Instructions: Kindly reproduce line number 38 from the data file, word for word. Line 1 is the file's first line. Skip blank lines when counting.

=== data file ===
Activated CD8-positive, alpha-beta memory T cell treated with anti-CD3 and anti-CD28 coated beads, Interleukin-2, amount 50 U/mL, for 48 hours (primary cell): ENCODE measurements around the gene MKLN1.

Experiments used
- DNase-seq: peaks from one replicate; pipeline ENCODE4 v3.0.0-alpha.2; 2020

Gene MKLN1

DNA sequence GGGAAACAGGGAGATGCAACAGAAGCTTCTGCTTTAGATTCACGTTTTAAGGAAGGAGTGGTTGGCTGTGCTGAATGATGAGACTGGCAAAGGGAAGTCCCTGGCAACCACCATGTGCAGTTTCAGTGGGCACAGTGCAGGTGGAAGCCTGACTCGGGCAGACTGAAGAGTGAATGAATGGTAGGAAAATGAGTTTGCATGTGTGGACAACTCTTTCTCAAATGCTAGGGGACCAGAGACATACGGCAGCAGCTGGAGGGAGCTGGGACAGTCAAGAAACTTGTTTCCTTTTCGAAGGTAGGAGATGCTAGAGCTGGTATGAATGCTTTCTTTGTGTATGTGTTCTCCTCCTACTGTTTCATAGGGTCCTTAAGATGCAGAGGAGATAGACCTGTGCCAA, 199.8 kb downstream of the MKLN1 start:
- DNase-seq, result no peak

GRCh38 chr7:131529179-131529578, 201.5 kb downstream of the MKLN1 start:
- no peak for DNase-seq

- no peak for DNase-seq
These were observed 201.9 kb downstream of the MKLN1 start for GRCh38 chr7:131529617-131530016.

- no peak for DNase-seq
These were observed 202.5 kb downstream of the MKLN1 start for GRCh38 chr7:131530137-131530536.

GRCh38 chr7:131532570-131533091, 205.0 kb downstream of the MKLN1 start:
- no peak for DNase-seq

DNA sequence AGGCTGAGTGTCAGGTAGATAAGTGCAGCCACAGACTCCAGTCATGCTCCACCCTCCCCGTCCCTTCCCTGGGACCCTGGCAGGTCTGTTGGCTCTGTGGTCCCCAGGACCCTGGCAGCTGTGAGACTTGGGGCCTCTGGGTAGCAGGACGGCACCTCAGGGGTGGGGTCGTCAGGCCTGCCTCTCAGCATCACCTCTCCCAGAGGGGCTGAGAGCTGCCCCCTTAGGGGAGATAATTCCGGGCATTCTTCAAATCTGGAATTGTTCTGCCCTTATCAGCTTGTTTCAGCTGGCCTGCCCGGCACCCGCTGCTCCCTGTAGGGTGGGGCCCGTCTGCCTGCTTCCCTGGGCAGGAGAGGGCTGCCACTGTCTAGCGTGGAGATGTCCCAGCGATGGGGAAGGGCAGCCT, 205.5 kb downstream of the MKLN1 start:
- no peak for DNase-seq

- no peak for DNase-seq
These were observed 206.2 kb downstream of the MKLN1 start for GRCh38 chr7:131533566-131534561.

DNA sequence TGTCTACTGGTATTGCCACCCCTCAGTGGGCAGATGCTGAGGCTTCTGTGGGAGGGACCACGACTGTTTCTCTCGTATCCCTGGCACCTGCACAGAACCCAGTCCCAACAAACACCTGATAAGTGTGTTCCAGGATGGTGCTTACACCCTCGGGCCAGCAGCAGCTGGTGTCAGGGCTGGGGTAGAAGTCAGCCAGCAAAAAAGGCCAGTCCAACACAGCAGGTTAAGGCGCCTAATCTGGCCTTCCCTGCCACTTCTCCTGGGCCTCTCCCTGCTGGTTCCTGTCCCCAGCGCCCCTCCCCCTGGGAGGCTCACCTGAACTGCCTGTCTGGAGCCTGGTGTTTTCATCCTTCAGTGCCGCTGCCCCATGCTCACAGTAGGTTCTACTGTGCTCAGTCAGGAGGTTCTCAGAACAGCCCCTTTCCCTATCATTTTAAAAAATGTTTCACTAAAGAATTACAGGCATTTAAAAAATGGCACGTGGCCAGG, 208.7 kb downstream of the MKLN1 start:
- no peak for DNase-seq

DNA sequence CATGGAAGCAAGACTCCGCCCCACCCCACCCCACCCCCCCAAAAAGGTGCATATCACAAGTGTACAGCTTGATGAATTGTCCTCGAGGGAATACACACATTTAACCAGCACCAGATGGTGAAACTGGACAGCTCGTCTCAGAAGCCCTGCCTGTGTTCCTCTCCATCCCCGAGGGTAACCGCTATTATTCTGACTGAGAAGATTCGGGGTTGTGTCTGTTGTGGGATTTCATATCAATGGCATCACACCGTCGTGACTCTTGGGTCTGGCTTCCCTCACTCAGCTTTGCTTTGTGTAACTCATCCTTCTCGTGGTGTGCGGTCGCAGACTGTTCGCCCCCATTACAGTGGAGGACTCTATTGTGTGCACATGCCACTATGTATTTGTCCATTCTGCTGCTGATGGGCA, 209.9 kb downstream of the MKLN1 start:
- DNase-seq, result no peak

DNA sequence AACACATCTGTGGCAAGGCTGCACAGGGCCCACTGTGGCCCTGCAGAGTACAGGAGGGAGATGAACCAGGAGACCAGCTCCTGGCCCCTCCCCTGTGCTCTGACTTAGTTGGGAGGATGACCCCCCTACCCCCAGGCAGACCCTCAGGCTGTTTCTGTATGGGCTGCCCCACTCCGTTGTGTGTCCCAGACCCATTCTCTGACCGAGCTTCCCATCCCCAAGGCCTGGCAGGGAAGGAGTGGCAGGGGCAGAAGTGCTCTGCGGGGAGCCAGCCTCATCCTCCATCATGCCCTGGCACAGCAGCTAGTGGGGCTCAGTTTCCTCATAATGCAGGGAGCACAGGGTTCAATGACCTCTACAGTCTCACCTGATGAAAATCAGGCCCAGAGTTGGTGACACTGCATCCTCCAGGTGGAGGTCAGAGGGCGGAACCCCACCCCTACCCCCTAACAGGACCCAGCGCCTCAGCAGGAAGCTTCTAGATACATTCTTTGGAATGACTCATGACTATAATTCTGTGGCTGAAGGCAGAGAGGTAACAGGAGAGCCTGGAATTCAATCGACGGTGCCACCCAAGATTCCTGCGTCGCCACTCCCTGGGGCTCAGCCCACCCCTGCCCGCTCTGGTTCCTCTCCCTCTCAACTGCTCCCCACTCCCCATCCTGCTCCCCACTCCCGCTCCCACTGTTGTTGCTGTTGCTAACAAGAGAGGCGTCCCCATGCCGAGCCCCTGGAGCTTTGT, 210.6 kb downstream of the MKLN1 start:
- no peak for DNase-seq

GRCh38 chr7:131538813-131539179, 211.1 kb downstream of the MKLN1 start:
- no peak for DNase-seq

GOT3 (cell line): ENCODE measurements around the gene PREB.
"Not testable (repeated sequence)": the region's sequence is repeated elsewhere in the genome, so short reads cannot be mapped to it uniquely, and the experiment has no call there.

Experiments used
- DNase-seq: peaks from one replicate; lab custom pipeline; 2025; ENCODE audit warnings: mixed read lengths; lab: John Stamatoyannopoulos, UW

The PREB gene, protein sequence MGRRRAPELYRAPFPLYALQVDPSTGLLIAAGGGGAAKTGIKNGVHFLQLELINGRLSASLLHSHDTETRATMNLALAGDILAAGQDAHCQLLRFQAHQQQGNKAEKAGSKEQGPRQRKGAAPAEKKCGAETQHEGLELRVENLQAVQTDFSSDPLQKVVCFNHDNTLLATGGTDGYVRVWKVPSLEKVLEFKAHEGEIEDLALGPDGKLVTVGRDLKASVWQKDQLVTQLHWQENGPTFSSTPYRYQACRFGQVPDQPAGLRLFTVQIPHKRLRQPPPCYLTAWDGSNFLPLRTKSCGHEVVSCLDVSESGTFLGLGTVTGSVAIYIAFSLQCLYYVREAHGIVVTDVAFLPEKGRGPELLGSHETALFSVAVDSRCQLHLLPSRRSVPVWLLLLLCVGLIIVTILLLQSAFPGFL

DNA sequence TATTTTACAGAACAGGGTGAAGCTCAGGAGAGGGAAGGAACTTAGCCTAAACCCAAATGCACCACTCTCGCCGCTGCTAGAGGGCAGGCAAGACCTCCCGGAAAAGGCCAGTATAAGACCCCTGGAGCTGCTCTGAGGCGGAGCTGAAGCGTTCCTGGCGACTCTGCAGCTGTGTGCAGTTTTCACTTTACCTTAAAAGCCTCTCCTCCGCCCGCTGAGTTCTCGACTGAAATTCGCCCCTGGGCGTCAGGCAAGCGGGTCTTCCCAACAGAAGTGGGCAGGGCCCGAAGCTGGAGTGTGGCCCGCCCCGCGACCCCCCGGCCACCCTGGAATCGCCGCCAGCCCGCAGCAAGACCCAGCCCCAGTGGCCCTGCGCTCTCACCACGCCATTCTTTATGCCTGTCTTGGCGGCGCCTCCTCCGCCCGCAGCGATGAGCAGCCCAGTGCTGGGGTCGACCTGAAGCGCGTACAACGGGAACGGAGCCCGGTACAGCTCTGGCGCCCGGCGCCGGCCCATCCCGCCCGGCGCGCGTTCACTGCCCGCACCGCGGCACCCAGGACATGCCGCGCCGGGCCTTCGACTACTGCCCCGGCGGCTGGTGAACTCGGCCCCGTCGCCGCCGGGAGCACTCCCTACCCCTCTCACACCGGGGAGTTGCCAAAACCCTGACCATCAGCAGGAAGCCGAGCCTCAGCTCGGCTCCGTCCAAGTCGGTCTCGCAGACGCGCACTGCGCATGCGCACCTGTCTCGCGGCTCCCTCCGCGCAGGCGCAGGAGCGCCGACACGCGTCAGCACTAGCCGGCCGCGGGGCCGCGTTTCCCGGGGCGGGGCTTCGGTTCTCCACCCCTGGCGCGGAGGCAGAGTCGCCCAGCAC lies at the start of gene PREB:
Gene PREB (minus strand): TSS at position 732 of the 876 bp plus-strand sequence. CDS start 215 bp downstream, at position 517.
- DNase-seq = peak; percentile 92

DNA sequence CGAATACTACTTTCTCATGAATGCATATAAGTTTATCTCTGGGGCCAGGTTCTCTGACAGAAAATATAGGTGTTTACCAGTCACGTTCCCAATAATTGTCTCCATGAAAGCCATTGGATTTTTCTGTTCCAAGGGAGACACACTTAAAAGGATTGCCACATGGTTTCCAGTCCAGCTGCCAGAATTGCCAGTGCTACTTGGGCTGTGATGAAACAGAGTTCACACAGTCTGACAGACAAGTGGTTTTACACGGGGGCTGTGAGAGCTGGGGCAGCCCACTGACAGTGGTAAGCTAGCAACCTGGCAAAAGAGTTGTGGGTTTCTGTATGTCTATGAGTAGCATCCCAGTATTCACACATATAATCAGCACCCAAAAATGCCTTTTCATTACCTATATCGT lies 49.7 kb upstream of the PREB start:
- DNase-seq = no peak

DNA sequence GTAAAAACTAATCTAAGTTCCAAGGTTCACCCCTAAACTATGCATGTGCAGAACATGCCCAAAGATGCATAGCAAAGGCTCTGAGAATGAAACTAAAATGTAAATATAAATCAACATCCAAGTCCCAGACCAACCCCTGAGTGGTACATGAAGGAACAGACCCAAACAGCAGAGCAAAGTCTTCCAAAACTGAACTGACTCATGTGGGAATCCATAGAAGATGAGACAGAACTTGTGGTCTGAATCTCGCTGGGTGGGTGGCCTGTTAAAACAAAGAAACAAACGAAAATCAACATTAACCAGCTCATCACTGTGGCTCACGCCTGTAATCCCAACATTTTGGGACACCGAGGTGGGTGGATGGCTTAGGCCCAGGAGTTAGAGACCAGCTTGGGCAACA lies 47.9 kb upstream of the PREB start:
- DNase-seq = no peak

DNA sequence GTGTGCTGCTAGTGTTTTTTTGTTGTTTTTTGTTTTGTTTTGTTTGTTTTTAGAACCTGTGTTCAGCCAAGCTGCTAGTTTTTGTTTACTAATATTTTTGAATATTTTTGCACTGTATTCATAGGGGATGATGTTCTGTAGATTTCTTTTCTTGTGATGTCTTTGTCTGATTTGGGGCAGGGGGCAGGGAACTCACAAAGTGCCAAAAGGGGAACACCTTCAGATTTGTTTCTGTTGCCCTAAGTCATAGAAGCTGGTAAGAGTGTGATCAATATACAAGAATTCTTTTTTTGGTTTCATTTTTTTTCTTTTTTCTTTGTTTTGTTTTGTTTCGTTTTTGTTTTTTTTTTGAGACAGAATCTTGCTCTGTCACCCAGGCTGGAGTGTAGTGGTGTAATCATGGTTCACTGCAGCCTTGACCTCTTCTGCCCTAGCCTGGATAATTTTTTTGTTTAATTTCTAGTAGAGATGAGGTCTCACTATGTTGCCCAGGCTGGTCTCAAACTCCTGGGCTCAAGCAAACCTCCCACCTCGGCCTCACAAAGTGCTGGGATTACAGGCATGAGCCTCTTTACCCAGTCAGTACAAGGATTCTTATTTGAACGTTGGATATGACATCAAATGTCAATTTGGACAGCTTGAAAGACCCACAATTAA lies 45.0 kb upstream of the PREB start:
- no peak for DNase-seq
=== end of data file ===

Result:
- DNase-seq = no peak